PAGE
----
Section 10.2 Logarithmic Scales
Subsection 10.2.1 Making a Log Scale
Because \(\log x\) grows very slowly as \(x\) increases, logarithms are useful for modeling phenomena that take on a very wide range of values. For example, biologists study how metabolic functions such as heart rate are related to an animalâ€™s weight, or mass. The table shows the mass in kilograms of several mammals.
Animal  Shrew  Cat  Wolf  Horse  Elephant  Whale 
Mass, kg  \(0.004\)  \(4\)  \(80\)  \(300\)  \(5400\)  \(70,000\) 
Imagine trying to scale the \(x\)axis to show all of these values. If we set tick marks at intervals of 10,000 kg, as shown below, we can plot the mass of the whale, and maybe the elephant, but the dots for the smaller animals will be indistinguishable.
On the other hand, we can plot the mass of the cat if we set tick marks at intervals of 1 kg, but the axis will have to be extremely long to include even the wolf. We cannot show the masses of all these animals on the same scale
To get around this problem, we can plot the log of the mass, instead of the mass itself. The table below shows the base 10 log of each animal's mass, rounded to 2 decimal places.
Animal  Shrew  Cat  Wolf  Horse  Elephant  Whale 
Mass, kg  \(0.004\)  \(4\)  \(80\)  \(300\)  \(5400\)  \(70,000\) 
Log (mass)  \(2.40\)  \(0.60\)  \(1.90\)  \(2.48\)  \(3.73\)  \(4.85\) 
The logs of the masses range from 2.40 to 4.85. We can easily plot these values on a single scale, as shown below.
The scale above is called a logarithmic scale, or log scale. The tick marks are labeled with powers of 10, because, as you recall, a logarithm is actually an exponent. For example, the mass of the horse is 300 kg, and
When we plot 2.48 for the horse, we are really plotting the power of 10 that gives its mass, because \(10^{2.48} = 300\) kg. The exponents on base 10 are evenly spaced on a log scale, so we plot \(10^{2.48}\) about halfway between \(10^2\) and \(10^3\text{.}\)
Example 10.2.1.
Plot the values on a log scale.
\(x\)  \(0.0007\)  \(0.2\)  \(3.5\)  \(1600\)  \(72,000\)  \(4 \times 10^8\) 
We actually plot the logs of the values, so we first compute the base 10 logarithm of each number.
\(x\)  \(0.0007\)  \(0.2\)  \(3.5\)  \(1600\)  \(72,000\)  \(4 \times 10^8\) 
\(\log x\)  \(3.15\)  \(0.70\)  \(0.54\)  \(3.20\)  \(4.86\)  \(8.60\) 
Then we plot each logarithm, estimating its position between integer exponents. For example, we plot the first value, \(3.15\text{,}\) closer to \(3\) than to \(4\text{.}\) The finished plot is shown below.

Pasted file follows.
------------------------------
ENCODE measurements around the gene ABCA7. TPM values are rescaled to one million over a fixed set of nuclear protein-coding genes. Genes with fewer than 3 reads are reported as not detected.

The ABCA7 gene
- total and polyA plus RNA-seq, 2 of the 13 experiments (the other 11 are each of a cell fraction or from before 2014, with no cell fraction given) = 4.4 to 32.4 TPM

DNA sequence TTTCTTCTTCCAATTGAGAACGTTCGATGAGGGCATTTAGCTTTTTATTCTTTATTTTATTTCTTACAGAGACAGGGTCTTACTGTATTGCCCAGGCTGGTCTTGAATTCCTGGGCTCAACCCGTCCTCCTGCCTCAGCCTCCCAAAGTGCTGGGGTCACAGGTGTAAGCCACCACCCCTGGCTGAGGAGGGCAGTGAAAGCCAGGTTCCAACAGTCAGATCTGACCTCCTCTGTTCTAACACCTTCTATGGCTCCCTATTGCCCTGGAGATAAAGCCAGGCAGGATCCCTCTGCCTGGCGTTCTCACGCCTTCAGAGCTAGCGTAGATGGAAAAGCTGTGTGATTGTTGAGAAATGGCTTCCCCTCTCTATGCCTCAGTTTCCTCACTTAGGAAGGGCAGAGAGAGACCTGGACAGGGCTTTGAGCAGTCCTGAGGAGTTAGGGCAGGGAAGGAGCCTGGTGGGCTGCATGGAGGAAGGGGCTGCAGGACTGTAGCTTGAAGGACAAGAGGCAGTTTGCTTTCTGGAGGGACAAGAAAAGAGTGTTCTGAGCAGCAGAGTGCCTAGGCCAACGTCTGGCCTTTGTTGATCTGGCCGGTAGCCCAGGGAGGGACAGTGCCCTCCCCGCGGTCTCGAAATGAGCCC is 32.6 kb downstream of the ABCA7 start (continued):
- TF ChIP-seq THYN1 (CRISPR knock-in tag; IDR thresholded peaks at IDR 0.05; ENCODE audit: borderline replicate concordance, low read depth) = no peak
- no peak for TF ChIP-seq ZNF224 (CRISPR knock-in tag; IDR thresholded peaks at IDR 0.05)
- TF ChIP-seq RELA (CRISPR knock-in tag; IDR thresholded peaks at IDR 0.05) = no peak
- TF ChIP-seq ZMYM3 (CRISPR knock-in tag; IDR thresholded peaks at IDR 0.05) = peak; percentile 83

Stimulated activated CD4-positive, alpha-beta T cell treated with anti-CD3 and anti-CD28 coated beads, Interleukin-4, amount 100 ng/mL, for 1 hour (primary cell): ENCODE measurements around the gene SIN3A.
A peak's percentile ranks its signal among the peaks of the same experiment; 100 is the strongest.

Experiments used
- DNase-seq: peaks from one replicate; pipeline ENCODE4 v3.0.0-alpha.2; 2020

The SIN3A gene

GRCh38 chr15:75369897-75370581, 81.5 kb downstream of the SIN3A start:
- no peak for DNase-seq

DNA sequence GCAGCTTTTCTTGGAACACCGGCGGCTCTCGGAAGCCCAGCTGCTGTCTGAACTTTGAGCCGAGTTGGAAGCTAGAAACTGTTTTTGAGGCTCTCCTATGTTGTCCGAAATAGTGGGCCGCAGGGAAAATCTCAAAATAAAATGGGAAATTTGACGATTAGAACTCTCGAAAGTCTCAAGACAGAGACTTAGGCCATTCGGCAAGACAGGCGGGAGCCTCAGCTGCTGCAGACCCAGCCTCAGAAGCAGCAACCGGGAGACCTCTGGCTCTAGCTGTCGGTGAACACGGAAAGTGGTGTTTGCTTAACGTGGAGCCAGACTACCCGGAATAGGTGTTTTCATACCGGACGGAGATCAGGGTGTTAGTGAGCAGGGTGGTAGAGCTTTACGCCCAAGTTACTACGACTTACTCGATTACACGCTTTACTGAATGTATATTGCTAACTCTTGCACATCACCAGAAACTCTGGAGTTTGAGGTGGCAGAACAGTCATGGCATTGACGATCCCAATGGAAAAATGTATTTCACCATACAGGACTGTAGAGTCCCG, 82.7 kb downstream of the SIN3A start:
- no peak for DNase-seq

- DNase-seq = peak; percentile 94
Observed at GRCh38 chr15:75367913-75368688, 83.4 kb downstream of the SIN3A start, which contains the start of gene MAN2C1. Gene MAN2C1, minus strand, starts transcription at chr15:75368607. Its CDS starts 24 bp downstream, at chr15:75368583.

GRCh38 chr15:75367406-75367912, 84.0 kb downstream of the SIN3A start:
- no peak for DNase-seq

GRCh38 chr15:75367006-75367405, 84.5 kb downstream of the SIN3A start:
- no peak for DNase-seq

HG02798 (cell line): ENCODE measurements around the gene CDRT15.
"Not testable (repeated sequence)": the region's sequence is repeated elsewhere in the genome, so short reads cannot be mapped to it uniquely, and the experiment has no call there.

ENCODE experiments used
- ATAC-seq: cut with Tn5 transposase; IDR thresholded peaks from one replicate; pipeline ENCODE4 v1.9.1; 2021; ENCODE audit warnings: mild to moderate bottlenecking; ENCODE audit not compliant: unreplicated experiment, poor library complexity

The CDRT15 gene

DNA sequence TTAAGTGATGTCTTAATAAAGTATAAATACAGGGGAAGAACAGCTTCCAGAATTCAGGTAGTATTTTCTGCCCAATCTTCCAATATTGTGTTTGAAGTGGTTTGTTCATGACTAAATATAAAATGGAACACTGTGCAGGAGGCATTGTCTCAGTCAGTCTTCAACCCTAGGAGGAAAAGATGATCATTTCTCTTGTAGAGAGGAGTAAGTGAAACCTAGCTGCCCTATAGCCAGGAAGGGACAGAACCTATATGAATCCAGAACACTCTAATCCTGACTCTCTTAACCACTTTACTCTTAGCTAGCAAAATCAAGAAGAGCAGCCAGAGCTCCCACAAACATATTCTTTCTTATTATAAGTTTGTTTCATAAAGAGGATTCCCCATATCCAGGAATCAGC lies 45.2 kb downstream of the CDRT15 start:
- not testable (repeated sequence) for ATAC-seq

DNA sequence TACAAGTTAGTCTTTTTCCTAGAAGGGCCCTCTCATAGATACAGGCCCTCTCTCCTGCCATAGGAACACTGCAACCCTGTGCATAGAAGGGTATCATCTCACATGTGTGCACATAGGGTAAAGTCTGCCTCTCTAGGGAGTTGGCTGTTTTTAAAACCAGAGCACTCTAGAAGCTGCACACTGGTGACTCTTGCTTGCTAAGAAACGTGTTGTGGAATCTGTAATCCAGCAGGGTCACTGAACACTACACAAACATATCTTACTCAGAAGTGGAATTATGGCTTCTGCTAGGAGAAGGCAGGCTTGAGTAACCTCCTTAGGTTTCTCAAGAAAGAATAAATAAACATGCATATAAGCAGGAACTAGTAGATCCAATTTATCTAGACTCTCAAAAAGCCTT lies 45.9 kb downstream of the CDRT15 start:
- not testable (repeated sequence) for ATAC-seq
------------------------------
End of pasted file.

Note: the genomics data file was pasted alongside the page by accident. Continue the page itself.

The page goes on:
Checkpoint 10.2.2. Practice 1.
Complete the table by estimating the logarithm of each point plotted on the log scale above. Then use a calculator to give a decimal value for each point.
\(\log x\)  
\(x\) 
Checkpoint 10.2.3. QuickCheck 1.
Fill in the blanks.
We use
logarithms
imaginary numbers
The tick marks on a log scale are labeled with
variables
powers of 10
To plot values on a log scale, we first compute the
reciprocals
logarithms
A fraction less than 1 is plotted on a log scale as a power with a
negative
positive
Subsection 10.2.2 Labeling a Log Scale
Log scales allow us to plot a wide range of values, but there is a tradeoff. Equal increments on a log scale do not correspond to equal differences in value, as they do on a linear scale. You can see this more clearly if we label the tick marks with their values, as well as powers of 10. The difference between \(10^1\) and \(10^0\) is \(10  1 = 9\text{,}\) but the difference between \(10^2\) and \(10^1\) is \(100  10 = 90\text{.}\)
As we move from left to right on this scale, we multiply the value at the previous tick mark by 10. Moving up by equal increments on a log scale does not add equal amounts to the values plotted; it multiplies the values by equal factors.
If we would like to label the log scale with integers, we get a very different looking scale, one in which the tick marks are not evenly spaced.
Example 10.2.4.
Plot the integer values 2 through 9 and 20 through 90 on a log scale.